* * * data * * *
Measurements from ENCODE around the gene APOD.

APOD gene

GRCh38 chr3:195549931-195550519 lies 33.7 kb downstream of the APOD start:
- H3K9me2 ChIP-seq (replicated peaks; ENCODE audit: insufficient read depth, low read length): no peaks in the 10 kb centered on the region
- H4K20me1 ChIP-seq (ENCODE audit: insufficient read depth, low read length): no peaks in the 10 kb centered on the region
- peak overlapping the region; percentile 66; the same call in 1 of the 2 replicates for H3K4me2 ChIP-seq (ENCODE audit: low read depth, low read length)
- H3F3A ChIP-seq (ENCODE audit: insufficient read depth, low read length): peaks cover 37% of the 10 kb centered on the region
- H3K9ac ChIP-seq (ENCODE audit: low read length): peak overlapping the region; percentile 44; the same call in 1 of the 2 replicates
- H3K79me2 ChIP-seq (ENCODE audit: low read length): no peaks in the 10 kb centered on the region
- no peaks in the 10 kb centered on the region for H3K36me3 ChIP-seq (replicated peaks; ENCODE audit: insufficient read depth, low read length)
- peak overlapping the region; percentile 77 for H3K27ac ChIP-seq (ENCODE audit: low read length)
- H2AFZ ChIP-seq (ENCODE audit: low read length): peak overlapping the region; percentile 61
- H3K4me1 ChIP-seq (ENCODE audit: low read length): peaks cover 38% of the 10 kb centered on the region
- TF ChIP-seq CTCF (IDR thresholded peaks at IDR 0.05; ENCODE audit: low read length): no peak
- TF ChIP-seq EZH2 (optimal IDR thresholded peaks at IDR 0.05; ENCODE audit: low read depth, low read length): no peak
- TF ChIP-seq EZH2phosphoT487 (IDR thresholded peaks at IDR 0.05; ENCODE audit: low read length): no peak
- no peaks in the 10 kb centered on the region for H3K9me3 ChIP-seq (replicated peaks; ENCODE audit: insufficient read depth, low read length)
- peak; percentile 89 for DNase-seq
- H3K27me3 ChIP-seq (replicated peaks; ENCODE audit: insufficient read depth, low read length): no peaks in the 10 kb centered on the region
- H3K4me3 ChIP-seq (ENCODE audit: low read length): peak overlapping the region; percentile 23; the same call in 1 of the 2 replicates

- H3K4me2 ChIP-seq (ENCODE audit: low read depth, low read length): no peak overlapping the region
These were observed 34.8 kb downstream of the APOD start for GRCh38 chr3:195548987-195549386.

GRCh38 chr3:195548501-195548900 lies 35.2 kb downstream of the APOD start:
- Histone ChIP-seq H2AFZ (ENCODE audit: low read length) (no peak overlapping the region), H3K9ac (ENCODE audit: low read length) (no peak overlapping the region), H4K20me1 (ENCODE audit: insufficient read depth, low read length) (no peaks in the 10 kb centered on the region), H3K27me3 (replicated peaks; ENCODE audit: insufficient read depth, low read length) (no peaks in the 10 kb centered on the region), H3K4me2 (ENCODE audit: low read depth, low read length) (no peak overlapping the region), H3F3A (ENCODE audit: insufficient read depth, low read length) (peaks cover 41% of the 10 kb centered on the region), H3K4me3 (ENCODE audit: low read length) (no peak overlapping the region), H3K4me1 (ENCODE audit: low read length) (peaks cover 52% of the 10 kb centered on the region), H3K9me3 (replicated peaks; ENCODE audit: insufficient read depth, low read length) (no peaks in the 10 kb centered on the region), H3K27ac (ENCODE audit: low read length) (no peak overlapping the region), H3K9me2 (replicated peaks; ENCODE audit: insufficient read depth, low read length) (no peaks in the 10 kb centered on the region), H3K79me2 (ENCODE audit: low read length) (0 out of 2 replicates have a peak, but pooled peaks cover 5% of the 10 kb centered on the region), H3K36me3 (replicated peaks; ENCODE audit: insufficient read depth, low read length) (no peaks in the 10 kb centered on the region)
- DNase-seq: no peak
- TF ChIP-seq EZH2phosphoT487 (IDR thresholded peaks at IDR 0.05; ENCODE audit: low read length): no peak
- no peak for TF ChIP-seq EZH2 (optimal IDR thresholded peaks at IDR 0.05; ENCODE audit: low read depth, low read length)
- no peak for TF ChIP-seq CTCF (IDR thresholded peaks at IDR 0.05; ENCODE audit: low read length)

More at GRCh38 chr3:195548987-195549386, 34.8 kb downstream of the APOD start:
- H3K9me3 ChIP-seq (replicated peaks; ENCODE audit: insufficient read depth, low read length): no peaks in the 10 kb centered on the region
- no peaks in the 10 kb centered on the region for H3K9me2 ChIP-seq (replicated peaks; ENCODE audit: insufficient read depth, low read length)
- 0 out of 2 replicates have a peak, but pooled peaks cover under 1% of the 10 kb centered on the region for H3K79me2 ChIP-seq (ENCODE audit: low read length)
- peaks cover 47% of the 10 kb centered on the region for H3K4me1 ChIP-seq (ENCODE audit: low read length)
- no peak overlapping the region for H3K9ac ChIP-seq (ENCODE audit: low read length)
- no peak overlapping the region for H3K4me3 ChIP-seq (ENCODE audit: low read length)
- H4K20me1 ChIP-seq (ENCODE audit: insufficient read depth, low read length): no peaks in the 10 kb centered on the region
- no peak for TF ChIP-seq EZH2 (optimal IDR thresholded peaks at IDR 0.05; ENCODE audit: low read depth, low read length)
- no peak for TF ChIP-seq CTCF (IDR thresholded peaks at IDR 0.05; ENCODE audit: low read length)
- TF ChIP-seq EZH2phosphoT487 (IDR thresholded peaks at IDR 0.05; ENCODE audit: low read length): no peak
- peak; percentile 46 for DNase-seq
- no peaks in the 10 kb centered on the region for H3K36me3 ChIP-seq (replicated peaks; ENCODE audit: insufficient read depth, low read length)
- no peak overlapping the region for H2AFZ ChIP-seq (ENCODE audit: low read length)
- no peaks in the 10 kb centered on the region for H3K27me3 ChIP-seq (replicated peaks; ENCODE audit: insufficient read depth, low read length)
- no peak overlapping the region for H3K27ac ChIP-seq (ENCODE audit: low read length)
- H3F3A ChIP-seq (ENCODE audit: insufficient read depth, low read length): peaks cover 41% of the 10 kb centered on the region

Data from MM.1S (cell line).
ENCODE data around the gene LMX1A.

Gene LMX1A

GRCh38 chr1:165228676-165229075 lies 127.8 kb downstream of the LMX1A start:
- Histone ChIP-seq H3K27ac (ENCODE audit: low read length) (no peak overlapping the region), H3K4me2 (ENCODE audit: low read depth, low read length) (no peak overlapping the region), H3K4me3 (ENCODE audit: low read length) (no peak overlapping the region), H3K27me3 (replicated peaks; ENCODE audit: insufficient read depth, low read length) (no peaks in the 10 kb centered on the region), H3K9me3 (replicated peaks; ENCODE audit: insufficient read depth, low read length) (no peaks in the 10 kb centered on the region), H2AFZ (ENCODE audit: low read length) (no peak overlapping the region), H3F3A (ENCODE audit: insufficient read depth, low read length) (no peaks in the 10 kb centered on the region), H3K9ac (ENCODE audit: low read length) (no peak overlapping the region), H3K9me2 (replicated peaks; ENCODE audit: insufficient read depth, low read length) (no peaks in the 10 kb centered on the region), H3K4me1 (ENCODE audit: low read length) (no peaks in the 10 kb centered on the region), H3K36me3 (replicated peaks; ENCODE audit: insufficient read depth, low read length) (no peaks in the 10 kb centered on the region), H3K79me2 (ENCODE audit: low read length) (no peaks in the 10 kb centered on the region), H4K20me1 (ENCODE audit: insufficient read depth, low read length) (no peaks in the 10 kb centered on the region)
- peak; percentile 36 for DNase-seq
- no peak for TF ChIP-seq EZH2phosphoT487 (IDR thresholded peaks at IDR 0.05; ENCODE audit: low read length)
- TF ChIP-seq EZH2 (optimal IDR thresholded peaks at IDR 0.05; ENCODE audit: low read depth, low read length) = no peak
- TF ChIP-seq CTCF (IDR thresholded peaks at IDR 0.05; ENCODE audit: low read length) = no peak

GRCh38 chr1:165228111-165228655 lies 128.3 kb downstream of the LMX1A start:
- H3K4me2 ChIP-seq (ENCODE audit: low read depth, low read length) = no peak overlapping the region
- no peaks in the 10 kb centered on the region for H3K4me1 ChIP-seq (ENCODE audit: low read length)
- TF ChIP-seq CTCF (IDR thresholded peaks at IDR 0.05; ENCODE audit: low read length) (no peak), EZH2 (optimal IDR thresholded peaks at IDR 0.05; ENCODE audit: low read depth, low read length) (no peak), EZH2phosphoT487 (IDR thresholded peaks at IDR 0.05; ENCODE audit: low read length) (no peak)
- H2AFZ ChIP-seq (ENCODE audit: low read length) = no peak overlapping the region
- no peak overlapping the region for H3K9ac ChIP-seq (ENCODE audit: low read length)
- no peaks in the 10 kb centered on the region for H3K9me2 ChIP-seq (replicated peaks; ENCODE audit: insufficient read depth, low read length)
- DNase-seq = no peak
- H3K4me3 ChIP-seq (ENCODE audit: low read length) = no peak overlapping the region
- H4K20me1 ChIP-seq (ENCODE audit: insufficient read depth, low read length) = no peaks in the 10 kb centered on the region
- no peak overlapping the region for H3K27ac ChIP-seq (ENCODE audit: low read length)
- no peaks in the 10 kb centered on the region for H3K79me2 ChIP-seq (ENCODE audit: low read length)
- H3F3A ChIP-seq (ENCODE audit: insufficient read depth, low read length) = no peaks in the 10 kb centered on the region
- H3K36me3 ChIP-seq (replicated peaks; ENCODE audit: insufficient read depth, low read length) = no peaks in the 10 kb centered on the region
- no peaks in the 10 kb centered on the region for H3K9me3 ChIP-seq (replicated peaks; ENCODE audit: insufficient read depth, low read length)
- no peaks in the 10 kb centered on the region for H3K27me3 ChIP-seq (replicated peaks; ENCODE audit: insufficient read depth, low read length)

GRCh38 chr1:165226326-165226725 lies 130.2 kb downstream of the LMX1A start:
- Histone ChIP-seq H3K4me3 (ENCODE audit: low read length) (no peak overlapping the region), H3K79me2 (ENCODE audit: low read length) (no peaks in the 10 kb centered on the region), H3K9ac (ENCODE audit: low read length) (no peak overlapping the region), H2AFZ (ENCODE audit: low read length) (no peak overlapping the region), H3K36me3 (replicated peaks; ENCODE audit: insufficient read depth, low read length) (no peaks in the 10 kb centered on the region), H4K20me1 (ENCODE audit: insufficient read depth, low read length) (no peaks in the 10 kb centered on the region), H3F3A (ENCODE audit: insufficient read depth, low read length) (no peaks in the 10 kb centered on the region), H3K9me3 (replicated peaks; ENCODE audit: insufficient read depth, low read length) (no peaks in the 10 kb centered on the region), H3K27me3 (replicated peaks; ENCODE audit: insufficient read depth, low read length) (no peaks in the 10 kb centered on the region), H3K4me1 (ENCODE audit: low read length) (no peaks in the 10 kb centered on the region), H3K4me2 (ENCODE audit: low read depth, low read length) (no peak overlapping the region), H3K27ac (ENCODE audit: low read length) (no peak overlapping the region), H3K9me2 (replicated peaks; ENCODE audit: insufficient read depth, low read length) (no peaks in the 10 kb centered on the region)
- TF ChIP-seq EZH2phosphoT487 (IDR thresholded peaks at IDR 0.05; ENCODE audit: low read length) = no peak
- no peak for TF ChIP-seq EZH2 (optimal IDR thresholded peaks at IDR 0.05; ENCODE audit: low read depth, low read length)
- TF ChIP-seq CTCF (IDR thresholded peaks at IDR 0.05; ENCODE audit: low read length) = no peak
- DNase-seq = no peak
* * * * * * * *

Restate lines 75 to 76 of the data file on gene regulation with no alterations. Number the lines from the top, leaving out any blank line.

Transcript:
- TF ChIP-seq CTCF (IDR thresholded peaks at IDR 0.05; ENCODE audit: low read length) = no peak
- DNase-seq = no peak